Thinking about being carried ( in my last blog) reminded me about the Geography field trip I went in when I was in year 7 at school.
Whenever there was a trip the OSO had to take me in our van (the OSO called her Vera, she gives EVERYTHING a name; bless) because I couldn’t get onto the coach which took everyone else there. This was always a bit of a pain because I couldn’t be with my mates, but I got very used to things having to be a bit different and at least the OSO could take me as she worked at the school, so it wasn’t all bad.
Anyway we were going to a local village to look at ‘settlements’ and such daft things and on the way we stopped to look at some rock stratification or some such thing. This involved everyone piling out of the coach, climbing over a style and walking up a very rocky path until they got to the top of the hill where the rocks and great views coulkd be seen.
The Geography teacher said to Mum and me that he was very sorry, but I wouldn’t be able to get my wheelchair up there as it was too narrow and steep so I wouldn’t be able to do the worksheet. As you can imagine, I wasn’t exactly mortified at the prospect of not being able to do my worksheet, but I was a bit miffed at the prospect of having to wait whilst all my mates were having a good time.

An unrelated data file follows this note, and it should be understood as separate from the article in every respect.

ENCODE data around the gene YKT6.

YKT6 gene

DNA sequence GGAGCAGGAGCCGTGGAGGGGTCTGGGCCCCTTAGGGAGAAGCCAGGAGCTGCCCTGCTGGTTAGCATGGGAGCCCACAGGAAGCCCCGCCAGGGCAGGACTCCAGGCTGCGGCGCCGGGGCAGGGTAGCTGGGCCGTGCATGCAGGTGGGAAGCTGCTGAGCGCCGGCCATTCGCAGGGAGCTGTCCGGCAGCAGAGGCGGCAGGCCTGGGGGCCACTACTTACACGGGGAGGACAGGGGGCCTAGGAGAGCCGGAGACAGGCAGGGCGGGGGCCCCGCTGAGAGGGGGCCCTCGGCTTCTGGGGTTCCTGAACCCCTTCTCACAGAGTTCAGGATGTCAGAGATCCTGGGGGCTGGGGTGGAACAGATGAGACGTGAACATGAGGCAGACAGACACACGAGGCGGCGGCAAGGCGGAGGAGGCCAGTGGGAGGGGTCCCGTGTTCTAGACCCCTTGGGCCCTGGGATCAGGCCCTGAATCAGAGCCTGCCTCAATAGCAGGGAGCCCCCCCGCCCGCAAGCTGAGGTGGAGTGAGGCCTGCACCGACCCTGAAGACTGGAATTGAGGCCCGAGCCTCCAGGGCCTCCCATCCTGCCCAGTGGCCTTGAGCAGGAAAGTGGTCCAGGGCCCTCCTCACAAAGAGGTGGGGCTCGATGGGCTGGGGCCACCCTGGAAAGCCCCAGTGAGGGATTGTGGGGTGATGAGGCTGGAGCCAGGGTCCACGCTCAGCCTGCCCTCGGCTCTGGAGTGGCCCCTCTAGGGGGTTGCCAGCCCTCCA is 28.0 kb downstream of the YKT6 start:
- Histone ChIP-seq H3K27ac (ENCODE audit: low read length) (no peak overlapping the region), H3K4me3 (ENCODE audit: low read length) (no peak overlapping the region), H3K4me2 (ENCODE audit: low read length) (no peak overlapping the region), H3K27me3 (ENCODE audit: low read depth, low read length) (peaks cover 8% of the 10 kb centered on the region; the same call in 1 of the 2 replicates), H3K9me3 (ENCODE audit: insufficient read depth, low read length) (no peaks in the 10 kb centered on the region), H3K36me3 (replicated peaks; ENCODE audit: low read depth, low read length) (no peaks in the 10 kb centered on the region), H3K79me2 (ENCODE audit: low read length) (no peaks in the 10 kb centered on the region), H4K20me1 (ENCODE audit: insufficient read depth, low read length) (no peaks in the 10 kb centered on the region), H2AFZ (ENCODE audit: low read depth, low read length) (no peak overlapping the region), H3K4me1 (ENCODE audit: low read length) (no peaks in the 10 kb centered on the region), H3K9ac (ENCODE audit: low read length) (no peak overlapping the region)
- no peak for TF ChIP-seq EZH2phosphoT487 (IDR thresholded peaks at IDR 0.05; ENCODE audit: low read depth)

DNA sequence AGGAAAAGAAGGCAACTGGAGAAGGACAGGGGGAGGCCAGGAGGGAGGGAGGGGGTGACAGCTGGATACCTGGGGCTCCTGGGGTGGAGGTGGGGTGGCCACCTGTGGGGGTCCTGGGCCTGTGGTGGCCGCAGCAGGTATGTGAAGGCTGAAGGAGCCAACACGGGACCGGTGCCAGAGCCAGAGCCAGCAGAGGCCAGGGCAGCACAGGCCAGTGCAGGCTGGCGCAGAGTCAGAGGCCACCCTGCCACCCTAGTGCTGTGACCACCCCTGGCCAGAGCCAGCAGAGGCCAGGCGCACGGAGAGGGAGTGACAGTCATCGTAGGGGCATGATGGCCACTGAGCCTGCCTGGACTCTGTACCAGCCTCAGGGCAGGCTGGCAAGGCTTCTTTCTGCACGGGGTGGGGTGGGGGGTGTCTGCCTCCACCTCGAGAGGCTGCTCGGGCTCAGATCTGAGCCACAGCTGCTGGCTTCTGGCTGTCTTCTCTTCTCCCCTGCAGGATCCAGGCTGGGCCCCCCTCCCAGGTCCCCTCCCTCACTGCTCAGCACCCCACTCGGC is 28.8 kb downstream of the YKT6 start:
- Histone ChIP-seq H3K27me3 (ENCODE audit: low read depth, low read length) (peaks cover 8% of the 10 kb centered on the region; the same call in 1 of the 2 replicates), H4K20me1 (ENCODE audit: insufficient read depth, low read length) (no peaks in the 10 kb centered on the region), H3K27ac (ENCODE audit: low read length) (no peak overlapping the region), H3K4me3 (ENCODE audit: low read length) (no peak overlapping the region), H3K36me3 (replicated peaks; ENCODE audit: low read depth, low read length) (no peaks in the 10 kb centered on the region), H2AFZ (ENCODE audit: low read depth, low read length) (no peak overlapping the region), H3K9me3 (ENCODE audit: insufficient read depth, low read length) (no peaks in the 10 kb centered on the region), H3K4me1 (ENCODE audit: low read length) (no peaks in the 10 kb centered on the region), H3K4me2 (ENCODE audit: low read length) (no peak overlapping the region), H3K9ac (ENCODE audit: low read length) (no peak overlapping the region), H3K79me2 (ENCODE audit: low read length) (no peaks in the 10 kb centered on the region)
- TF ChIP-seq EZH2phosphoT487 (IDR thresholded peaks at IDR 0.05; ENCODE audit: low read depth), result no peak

Of course I had forgotten that I was with the OSO!
She was also very determined that I wouldn’t miss out on anything, so she unfastened me out of my wheelchair, somehow got me onto her back and set off up the steep narrow path until we got to the top of the hill! I suppose I should have been embarrassed, but I wasn’t because I knew from experience that as soon as somebody said to my Mum I wouldn’t be able to do something because of my disability it was red rag to a bull! Actually I was quite proud of her, she left the other members of staff standing as she powered up the hill with me on her back; that’s my Mum!
So I did manage to do my worksheet along with all my mates and got round the rest of the fieldtrip. I think the school learnt from that and knew that the OSO would always get me round all of any trip we went on.